Jasmine Guillory is one of the best romance novelists (and novelists, period) in the world right now. Since releasing her bestselling novel The Wedding Date in 2018, Guillory has released three other books, including The Proposal (2018) and The Wedding Party (2019), which all introduce us to characters who are interlinked in some way. As its title suggests, Guillory’s latest novel, Party of Two, is somewhat of a departure. For Olivia Monroe, who has moved to Los Angeles to start a law firm, falling in love isn’t at all on the horizon. But then she meets Max Powell, a junior senator who must keep his love life low-key, which is just what Monroe needs. Party of Two has all the elements that have made Guillory’s previous books so irresistible: careful plotting that doesn’t feel rushed, steamy sex scenes, and a complex couple who both come in with their own baggage. If you want something fun to read this summer, this book is it.
In the early to mid-2000s, Black women in the United States and around the world underwent a hair renaissance: Wearing our natural hair was both encouraged and celebrated, and an entire industry was erected to provide us with products and styling tips. For Emma Dabiri, a contributor to the Guardian and a BBC correspondent, this kind of acceptance seemed revolutionary because it eluded her as she grew up in Ireland. Twisted goes beyond Dabiri’s experience to offer a complex, layered, and full history of Black hair, from Africa before the transatlantic slave trade, through slavery, the Civil Rights Movement, the Harlem Renaissance, and into today’s natural hair movement. Dabiri carefully deconstructs this history without pathologizing the Black hair experience.
Alice Wong, who has contributed to Bitch, has long been at the forefront of the disability justice movement in the United States. She created the Disability Visibility Project, which aims to amplify media created by people with disabilities, and she has been one of the leading partners in the #CripTheVote campaign to “engage both voters and politicians in a productive discussion about disability issues in the United States, with the hope that Disability takes on greater prominence within the American political landscape.” Now, 30 years after the passage of the Americans with Disabilities Act, Wong has curated an anthology of essays from other prominent disability writers and activists, including Keah Brown (who has contributed to Bitch), Rebecca Cokley, Jen Deerinwater (who has contributed to Bitch), June Eric-Udorie, and Karolyn Gehrig, about their experiences in a world that doesn’t always consider adapting itself to accommodate the needs of disabled people.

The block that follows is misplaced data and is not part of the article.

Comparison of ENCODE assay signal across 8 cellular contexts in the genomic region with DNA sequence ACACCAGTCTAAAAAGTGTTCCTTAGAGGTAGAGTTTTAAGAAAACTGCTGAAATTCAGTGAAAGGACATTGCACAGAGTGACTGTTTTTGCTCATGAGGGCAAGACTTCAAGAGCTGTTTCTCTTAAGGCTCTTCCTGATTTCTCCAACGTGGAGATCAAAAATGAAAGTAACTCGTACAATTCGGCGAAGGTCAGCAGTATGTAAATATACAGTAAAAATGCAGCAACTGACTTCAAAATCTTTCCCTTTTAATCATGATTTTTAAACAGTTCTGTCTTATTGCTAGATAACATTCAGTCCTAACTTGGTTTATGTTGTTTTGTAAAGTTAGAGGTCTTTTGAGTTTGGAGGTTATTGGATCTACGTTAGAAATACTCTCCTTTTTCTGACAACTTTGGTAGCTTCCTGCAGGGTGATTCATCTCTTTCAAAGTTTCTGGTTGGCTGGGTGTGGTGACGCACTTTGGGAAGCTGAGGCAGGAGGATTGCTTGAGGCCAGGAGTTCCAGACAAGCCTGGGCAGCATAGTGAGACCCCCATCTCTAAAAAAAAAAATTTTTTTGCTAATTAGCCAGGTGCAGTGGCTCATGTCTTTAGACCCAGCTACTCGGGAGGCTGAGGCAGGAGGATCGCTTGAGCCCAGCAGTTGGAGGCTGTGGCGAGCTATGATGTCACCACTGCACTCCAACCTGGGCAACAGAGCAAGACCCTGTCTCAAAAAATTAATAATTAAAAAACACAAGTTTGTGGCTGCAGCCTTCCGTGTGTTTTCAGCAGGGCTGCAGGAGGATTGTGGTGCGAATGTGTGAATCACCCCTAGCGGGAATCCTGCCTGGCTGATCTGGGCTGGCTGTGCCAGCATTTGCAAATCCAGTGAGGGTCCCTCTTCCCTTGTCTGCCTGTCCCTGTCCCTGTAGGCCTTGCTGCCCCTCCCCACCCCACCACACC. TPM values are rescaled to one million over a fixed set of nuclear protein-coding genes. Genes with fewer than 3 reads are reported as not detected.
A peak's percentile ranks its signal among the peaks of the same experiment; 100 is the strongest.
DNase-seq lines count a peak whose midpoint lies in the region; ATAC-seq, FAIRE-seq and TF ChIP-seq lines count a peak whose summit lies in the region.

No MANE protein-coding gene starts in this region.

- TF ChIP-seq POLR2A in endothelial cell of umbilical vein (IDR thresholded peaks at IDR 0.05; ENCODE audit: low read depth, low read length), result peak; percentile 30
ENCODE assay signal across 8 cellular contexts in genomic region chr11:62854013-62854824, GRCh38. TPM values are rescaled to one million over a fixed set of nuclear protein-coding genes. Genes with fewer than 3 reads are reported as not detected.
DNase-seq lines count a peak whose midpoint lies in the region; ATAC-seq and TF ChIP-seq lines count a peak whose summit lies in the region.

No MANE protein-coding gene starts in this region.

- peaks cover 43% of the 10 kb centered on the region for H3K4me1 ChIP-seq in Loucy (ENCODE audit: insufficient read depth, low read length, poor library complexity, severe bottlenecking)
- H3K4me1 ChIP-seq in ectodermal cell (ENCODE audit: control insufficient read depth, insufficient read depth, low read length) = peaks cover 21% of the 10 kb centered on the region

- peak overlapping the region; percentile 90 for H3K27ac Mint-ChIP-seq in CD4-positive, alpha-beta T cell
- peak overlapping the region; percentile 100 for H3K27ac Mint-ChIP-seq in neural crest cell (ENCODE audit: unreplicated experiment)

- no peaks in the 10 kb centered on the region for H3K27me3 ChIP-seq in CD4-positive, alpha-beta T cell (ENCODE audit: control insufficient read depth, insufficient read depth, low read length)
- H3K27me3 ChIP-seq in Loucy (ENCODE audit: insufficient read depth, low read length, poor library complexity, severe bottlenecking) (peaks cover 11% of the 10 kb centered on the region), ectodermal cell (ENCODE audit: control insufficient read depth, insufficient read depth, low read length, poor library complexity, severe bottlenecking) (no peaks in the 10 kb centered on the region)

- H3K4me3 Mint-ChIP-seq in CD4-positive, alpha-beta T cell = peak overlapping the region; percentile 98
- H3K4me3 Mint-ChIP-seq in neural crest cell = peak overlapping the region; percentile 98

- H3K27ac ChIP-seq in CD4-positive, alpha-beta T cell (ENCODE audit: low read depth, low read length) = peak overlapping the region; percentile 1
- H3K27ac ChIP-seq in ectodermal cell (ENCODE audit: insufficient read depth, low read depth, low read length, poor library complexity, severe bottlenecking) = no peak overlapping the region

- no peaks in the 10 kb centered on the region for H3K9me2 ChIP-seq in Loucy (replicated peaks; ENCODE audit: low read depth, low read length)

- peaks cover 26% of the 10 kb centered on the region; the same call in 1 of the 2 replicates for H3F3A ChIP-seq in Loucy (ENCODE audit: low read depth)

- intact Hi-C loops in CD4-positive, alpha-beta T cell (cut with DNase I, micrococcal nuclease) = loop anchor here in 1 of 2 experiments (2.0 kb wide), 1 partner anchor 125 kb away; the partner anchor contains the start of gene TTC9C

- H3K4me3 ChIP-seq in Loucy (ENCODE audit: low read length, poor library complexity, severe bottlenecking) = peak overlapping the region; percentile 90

The concept of self-care—a curated set of routines and habits designed to preserve emotional and mental health in the face of oppressive violence—has long been divorced from its roots, becoming a buzzword that’s thrown around in service to capitalism and selling products. Leigh Stein’s second novel, Self Care, follows this co-opting to its extreme, satirically exploring the inevitable end of taking a revolutionary idea and stripping it to its bare parts for financial gain. In this hilarious book, Devin Avery and Maren Gelb are friends who run Richual, a lifestyle company in the vein of Goop that seeks to “catalyze women to be global changemakers through the simple act of self-care.” Too bad that neither woman practices what their company preaches and that Richual represents the worst of start-up culture, with no human resources department, poor family-leave policies, and investors with gross politics that counteract the company’s mission. Self Care is the perfect book for this time, as we watch influencers and millennial companies use the language of feminism and self-care to turn a profit without actually putting the concept into action.
Rose and Lily Winters are twins with an unbreakable bond that often manifests itself in their dieting rituals, with Rose essentially starving herself and Lily adopting binging behaviors. When Rose enters a rehabilitation facility, Lily becomes her only tether to a life before seeking treatment, and their codependent relationship takes center stage. After Rose is released and she begins living with Lily, it becomes clear that neither of them are ready for a life after diet culture. Lily is in an abusive relationship with someone who encourages her to develop dangerous eating habits, and Rose realizes that she must save her sister in order to save herself. Thin Girls offers a statement about our current moment, as we broach the breaking point of diet culture.
Shayla Lawson, currently a professor at Amherst College, has been navigating the United States as a Black woman—and that experience, in itself, is worthy of examination. In this equal parts humorous and insightful collection of 17 essays, Lawson explores everything from growing up in Minnesota in a neighborhood with few Black girls to working at a company that tries to sell “Black cool” to white customers to figuring out what Black girl magic is versus how it has been marketed. This Is Major marks a debut from a writer who understands just how multifaceted the Black woman experience is and is able to excavate it in a relatable way that will connect with Black women readers.